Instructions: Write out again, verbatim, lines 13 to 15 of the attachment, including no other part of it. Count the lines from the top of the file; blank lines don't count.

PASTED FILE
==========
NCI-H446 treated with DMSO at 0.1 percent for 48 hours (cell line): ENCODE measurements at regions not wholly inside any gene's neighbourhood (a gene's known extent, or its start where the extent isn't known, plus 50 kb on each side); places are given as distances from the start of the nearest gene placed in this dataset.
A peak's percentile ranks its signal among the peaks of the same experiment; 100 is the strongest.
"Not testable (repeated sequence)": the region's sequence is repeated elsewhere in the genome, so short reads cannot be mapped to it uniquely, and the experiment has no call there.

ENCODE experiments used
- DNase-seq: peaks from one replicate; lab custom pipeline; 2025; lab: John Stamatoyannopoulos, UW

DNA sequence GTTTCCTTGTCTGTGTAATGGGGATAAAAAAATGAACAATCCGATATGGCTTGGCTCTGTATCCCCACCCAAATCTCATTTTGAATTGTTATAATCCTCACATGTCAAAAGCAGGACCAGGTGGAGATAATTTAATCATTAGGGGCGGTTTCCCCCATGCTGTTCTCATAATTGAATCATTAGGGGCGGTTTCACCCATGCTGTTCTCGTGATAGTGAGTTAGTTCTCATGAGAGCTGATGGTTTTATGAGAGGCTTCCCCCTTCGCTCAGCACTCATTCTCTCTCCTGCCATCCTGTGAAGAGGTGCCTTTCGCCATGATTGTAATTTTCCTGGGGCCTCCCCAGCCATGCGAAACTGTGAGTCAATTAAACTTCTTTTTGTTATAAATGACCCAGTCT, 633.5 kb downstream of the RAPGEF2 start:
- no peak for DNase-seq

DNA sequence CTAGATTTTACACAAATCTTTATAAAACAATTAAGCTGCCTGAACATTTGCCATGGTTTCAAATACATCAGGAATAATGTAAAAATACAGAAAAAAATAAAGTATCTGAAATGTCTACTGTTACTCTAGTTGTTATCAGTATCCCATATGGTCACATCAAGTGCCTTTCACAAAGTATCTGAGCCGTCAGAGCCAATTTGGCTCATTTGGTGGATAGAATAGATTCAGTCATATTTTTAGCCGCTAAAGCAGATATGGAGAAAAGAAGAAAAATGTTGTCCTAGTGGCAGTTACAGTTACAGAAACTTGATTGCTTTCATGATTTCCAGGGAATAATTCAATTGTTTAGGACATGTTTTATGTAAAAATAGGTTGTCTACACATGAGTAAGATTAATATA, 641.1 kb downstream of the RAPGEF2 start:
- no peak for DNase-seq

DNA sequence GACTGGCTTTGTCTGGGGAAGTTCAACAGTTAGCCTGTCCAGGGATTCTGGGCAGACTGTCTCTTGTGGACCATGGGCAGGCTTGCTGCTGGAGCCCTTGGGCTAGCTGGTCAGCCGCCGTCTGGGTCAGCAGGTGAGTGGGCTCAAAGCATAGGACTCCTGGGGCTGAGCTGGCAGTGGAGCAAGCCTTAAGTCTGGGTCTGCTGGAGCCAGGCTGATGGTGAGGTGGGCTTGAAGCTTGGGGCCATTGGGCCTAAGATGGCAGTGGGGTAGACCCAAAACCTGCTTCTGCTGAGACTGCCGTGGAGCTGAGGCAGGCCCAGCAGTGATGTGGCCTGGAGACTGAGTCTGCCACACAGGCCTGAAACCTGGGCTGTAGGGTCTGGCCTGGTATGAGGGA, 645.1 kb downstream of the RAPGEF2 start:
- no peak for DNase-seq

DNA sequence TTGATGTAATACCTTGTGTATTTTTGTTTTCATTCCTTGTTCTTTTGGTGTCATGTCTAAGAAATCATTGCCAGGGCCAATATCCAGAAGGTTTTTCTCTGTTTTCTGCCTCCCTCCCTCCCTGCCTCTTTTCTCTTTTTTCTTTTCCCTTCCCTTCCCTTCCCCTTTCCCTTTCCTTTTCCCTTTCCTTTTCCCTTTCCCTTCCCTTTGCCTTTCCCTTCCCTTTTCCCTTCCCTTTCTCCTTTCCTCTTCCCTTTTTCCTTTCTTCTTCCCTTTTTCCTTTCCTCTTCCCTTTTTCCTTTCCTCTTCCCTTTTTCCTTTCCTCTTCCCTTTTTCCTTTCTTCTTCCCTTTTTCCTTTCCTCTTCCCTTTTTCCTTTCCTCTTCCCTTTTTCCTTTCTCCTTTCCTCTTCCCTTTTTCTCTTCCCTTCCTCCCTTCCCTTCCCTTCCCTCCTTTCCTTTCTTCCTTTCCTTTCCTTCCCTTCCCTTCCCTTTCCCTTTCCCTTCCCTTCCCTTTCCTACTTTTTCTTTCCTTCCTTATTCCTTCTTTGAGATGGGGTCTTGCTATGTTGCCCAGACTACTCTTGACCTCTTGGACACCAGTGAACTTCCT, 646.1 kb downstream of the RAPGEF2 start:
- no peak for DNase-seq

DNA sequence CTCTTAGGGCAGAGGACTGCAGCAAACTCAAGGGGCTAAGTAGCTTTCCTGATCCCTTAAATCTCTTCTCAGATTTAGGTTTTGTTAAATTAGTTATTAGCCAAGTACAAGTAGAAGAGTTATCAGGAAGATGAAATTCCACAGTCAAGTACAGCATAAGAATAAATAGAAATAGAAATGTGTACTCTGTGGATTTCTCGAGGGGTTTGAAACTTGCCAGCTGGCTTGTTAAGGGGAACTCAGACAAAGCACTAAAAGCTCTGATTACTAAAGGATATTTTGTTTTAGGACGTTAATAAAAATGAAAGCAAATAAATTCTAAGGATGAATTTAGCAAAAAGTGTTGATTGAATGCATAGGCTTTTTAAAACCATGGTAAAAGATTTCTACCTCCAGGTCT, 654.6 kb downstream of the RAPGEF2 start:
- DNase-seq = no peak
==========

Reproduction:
- no peak for DNase-seq

DNA sequence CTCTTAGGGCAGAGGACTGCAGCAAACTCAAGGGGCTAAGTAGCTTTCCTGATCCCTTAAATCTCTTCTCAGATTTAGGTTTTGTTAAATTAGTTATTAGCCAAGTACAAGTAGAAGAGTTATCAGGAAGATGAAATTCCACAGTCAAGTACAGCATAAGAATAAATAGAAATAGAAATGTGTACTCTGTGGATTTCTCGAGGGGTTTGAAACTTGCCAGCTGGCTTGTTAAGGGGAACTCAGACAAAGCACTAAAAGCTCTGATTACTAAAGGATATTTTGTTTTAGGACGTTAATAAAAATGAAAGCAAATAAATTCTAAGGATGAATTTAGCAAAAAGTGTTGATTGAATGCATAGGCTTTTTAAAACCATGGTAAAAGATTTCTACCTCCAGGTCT, 654.6 kb downstream of the RAPGEF2 start:
- DNase-seq = no peak